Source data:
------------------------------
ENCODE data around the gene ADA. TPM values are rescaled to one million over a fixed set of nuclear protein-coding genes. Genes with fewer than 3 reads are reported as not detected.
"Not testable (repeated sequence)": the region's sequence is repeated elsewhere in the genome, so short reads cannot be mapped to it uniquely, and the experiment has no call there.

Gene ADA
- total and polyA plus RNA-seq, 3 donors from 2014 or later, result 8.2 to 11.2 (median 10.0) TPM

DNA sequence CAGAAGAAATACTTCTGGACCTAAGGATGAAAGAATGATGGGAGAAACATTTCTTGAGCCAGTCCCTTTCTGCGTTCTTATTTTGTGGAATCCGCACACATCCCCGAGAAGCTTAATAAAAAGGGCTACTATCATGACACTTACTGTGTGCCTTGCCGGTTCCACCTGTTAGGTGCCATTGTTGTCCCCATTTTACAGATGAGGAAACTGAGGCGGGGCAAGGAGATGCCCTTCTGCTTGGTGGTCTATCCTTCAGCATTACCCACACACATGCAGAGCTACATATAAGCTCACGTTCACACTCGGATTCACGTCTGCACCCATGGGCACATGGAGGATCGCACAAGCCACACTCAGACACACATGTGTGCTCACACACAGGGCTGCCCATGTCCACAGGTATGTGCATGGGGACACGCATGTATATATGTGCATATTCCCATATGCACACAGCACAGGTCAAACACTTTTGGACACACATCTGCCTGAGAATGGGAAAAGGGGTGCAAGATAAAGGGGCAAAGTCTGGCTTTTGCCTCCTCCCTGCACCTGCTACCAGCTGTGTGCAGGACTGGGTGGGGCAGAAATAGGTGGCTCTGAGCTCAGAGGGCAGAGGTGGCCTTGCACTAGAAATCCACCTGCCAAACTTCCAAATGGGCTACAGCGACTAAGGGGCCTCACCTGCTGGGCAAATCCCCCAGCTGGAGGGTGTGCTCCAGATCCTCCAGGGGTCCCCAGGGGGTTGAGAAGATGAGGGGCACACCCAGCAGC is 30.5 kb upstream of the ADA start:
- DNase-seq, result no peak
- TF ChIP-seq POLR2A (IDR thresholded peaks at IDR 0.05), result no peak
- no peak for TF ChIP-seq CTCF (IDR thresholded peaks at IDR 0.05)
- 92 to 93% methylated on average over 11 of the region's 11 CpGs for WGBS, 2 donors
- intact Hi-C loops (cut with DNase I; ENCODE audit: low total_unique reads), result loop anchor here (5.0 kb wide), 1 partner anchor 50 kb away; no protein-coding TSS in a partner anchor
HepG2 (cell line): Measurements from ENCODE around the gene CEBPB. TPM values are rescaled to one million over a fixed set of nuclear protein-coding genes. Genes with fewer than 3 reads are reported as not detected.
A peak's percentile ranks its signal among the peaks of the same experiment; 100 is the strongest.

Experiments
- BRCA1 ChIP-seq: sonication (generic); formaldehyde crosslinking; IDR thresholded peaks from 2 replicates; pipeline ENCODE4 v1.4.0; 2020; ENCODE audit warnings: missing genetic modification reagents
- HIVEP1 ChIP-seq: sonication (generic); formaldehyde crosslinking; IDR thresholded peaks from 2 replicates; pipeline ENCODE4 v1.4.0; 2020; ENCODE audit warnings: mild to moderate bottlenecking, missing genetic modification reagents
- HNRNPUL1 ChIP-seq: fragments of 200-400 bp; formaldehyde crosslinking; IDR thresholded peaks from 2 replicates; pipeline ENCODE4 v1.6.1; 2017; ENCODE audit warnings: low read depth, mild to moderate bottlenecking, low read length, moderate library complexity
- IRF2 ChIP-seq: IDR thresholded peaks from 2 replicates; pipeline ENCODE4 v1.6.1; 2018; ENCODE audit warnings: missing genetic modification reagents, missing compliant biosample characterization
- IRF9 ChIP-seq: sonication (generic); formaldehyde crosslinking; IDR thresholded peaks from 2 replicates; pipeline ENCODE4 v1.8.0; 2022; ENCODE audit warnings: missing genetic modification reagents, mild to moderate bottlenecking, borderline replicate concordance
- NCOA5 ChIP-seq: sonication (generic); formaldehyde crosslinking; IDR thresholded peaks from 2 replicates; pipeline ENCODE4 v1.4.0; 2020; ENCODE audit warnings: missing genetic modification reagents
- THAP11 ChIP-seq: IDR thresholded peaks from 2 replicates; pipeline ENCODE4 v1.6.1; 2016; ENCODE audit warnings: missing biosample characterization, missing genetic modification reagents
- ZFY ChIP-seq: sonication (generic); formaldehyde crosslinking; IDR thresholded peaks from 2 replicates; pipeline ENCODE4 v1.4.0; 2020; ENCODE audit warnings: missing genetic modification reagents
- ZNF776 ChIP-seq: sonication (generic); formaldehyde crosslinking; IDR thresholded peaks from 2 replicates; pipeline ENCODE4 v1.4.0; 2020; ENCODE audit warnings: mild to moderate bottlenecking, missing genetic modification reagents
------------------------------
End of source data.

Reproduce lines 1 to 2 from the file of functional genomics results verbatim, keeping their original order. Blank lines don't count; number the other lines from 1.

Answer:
ENCODE data around the gene ADA. TPM values are rescaled to one million over a fixed set of nuclear protein-coding genes. Genes with fewer than 3 reads are reported as not detected.
"Not testable (repeated sequence)": the region's sequence is repeated elsewhere in the genome, so short reads cannot be mapped to it uniquely, and the experiment has no call there.